This student applied in the 2021/22 application cycle and therefore the selection process at Sheffield may have changed since then. You should read all the information a University sends you about the selection process to get the most up to date details!
Remember to check out the glossary at the bottom of the page for our explanations of all the jargon we medical students like to use!
More about this student
I went to a comprehensive school that does regularly send students to medical school.
Course: Standard Undergraduate
Online Panel interview
Admissions Tests: UCAT
Before I made my application…
When did you decide you wanted to apply for medical school?
Summer before Year 12.
How did you choose what medical schools to apply to?
Based on location / ranking / course structure / student life. For my 5th option, I chose Chemistry because I found the subject fascinating during A-Levels.
What types of work experience did you do?
Hospital shadowing, Care work (e.g. in residential care), Customer service role (paid), Online work experience
How much work experience did you do?
1 Week shadowing at Hospital in Acute Medicine ward. 3 months volunteering in Care Home. 3 months volunteering in Hospital during COVID-19.
How did you find your work experience opportunities?
Through a formal scheme or work experience placement.
During the application process…
What admissions test did you sit?
University Clinical Aptitude Test (UCAT): https://www.ucat.ac.uk/
How did you prepare for your admissions test?
Medify, UCAT official website questions, UCAT question book
YouTube was amazing (esp. Kharma Medic)
What resources did you use?
Medify was amazing! – highly recommend.
What type of interview did you do?
Panel: This type of interview is a ‘traditional’ sit down interview where you’ll be interviewed by a group of people, usually academic tutors and doctors. This differs from an MMI interview, which is based around ‘stations’ which have themes or scenarios attached to them.
How did you prepare for your interview?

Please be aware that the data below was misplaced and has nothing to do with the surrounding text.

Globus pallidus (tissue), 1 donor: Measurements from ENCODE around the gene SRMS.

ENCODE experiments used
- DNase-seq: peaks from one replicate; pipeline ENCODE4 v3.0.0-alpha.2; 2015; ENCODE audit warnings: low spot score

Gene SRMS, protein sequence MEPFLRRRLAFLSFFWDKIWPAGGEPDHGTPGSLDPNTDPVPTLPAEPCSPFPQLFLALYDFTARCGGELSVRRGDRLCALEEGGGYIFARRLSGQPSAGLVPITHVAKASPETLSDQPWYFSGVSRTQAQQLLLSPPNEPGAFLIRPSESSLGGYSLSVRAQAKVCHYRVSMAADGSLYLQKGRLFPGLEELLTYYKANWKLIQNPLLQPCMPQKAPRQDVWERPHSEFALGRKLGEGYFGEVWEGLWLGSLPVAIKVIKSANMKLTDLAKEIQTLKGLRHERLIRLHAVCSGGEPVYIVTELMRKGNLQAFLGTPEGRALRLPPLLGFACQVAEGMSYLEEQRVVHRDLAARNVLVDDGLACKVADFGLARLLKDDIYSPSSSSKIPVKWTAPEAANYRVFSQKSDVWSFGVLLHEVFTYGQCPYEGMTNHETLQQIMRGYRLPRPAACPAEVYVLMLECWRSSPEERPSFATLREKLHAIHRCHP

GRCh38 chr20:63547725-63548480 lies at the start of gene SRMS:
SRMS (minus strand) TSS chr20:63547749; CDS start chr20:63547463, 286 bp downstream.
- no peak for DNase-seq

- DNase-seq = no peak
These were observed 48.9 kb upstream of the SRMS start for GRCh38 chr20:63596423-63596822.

Sheffield sent interview questions beforehand, so I did extra-reading around the topic to talk about in the interview. I made a list of facts about Sheffield, the course and the university. Also, I created a list of my experiences that highlight my Leadership/Teamwork/Communication skills that I could add to my answers.
What happened in your interview?
The questions were sent beforehand. Some additional questions were asked to follow-up my answers, which helped make the interview flow. I enjoyed the interview, and even made the interviewers laugh.
Books: Don’t worry if you’ve not been able to find this particular book or afford to pay for it. You might be able to find secondhand copies online which are usually much cheaper, or at your local library (sometimes, libraries will order in books that you’ve requested, so check out this as a possibility too!). Bear in mind that some books may become out of date, so make sure you check when they were published, and if any changes to the relevant admissions tests/interviews have been made since then.
YouTube: There are many current and recent medical students who create videos on YouTube about their experience and advice about applying. Remember that their experience is personal and individual, and may not reflect yours. They might provide some useful advice but remember that they might be advertising paid for services. Take their advice as part of a more holistic approach alongside moderated advice such as ours, and official advice from universities and test providers.
Medify: Medify is a popular website which provides resources for helping you prepare your medicine application. Medify has some free resources online but some are paid-for. There are good, free alternatives for preparation available online, so check out our subject guides and the university websites for details.